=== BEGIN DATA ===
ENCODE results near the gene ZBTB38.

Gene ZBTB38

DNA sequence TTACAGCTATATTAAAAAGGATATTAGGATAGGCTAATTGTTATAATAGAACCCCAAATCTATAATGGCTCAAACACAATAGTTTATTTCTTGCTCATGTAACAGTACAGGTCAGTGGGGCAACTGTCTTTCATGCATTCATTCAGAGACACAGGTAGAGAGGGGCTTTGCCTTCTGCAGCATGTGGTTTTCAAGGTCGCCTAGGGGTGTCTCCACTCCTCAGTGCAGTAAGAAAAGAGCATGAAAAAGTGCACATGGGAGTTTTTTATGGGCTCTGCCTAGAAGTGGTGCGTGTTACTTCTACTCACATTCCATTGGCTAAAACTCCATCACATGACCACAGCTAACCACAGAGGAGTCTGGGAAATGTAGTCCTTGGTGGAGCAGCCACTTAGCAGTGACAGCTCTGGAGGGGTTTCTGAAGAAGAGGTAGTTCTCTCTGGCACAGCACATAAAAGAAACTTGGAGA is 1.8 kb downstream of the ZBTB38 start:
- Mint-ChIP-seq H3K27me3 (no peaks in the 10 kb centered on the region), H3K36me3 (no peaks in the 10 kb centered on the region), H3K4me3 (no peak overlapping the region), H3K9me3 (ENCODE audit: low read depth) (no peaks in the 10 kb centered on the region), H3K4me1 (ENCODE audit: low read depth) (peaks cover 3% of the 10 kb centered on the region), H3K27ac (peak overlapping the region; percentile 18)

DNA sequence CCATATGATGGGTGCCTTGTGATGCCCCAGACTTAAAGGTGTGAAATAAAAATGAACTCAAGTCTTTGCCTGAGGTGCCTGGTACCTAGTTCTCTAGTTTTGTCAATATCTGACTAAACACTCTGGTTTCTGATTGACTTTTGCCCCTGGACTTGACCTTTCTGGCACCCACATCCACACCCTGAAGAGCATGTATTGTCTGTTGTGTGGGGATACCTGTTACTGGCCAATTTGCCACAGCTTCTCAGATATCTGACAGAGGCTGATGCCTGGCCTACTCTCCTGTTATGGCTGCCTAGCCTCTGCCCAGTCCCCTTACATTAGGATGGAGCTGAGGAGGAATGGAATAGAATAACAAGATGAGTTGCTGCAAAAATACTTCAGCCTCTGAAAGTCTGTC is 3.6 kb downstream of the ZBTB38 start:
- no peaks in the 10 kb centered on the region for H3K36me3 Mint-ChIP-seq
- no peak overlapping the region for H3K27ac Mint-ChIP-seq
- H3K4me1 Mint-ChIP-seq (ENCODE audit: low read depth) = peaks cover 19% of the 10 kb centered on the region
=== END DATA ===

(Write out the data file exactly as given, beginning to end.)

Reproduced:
ENCODE results near the gene ZBTB38.

Gene ZBTB38

DNA sequence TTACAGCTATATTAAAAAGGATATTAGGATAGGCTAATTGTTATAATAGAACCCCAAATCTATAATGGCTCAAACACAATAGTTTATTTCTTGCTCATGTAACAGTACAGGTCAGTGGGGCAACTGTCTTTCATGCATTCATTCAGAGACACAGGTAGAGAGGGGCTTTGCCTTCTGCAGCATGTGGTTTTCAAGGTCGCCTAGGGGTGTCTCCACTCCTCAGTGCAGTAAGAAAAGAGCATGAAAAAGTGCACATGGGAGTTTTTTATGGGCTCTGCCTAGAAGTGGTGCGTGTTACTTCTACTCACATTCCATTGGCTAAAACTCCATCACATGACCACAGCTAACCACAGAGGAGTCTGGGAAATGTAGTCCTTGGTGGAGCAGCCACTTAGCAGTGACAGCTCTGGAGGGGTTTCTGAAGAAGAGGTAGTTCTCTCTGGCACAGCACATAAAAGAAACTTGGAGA is 1.8 kb downstream of the ZBTB38 start:
- Mint-ChIP-seq H3K27me3 (no peaks in the 10 kb centered on the region), H3K36me3 (no peaks in the 10 kb centered on the region), H3K4me3 (no peak overlapping the region), H3K9me3 (ENCODE audit: low read depth) (no peaks in the 10 kb centered on the region), H3K4me1 (ENCODE audit: low read depth) (peaks cover 3% of the 10 kb centered on the region), H3K27ac (peak overlapping the region; percentile 18)

DNA sequence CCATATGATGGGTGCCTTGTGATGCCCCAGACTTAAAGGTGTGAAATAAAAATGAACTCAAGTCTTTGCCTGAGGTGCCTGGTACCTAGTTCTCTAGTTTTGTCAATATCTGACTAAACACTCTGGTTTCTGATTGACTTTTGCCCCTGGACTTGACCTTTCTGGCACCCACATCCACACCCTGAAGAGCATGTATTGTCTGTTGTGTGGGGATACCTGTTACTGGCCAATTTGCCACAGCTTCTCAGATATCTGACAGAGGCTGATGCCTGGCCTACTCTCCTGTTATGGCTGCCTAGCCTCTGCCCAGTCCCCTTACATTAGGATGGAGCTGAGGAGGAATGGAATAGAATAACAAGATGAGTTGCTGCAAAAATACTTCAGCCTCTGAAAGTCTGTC is 3.6 kb downstream of the ZBTB38 start:
- no peaks in the 10 kb centered on the region for H3K36me3 Mint-ChIP-seq
- no peak overlapping the region for H3K27ac Mint-ChIP-seq
- H3K4me1 Mint-ChIP-seq (ENCODE audit: low read depth) = peaks cover 19% of the 10 kb centered on the region